Update: 50% ebook sale JUST TODAY on Jeff Gothelf’s O’Reilly book “Lean UX: Applying Lean Principles to Improve User Experience“. Get the deal: the ebook is $9.99, usually $19.99. Use the promo code: DEAL
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I’ve registered for O’Reilly’s Webcast, “Lean UX: Agility through cross-functional collaboration“.
(Registration ends soon.)
Last month I sat in on Jonathan Spark’s “Building Hybrid Apps with PhoneGap“
The webcast’s brochure takes a pretty standard view of the conventional process and role of digital design in product development:
Designers have long relied on heavy documentation to communicate their vision for products and experiences. As technology has evolved to offer more complex and intricate interactions, the deliverables we’ve been creating have followed suit. Ultimately though, these deliverables have come to serve as bottlenecks to the creation process and as the beginning of the negotiation process with our team mates — a starting point for conversation on what could get built and launched.
In my work, I’ve “long relied on” drawing to communicate my vision for products and experiences. Sketching mostly.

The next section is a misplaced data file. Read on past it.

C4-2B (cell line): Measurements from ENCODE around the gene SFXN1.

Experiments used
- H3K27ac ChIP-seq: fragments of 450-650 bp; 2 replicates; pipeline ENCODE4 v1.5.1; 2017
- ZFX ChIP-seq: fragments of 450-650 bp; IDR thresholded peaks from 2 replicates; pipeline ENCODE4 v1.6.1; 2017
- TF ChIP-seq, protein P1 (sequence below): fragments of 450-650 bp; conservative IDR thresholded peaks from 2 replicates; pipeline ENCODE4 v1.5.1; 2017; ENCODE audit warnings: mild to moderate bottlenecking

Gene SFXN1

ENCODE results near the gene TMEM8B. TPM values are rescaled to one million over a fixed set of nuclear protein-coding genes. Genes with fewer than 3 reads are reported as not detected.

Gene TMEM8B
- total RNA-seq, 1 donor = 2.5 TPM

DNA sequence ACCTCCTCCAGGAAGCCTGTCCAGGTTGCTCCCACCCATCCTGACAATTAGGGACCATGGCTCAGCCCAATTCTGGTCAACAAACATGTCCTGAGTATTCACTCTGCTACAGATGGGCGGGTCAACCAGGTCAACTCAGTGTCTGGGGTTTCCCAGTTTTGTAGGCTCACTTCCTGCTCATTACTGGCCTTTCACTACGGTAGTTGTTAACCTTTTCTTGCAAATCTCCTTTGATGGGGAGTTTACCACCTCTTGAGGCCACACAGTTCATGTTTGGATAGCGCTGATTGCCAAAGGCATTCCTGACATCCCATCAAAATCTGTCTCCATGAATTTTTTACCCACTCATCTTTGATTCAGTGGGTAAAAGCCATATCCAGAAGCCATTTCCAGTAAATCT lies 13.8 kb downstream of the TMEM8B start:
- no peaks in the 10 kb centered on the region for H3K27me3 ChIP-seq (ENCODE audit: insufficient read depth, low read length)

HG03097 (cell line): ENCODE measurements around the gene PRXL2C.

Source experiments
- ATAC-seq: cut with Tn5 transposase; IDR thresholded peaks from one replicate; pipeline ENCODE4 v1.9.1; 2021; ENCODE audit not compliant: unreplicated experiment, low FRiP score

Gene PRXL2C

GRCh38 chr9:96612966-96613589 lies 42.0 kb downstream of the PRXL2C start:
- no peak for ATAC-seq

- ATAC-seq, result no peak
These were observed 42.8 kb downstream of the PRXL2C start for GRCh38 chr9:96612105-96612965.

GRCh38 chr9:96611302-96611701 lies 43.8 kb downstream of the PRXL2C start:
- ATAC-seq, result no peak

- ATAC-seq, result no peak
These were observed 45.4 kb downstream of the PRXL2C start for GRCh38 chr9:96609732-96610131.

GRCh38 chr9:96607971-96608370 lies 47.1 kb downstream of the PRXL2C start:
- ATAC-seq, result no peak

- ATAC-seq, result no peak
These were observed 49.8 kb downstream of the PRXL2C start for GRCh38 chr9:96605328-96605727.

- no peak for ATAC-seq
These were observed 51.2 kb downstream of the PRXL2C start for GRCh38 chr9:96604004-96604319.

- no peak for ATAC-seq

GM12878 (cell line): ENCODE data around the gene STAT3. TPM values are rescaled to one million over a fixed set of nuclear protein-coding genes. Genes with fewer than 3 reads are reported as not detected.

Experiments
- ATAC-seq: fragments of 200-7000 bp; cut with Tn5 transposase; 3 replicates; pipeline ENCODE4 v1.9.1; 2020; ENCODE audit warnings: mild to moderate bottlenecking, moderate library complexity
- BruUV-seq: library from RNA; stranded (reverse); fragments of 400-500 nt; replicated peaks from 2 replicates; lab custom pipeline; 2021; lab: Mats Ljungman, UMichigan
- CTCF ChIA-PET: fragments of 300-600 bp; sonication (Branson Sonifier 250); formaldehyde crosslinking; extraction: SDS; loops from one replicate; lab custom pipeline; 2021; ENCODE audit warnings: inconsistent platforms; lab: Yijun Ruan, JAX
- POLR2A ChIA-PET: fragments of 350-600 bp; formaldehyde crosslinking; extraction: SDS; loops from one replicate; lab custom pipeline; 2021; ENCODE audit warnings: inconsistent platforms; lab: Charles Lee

It’s always confounded me that designers don’t push back on clients’ expectations for rigid, written documentation to design and communicate designs. Paragraphs, outlines and complex diagrams are such an inadequate means of designing OR communcating with others.
Designers work so hard to present themselves for hiring. But many don’t feel that they’re rare, necessary skills give them any power in their workplace to lead the definition of design communication.
I look forward to hearing Jeff Gothelf (@jboogie) give his pitch for collaborative UX. What power does he ascribe to the designer within the power structure of the product team?
Design methodologies are important to explore and improve. Until designers take the question of their professional and economic power seriously, the rest is just dancing around without really changing the state of the work of design.
Maybe I’ll become interested in his book: Lean UX: Applying Lean Principles to Improve User Experience. (O’Reilly Media, February 2013, 152 pp.)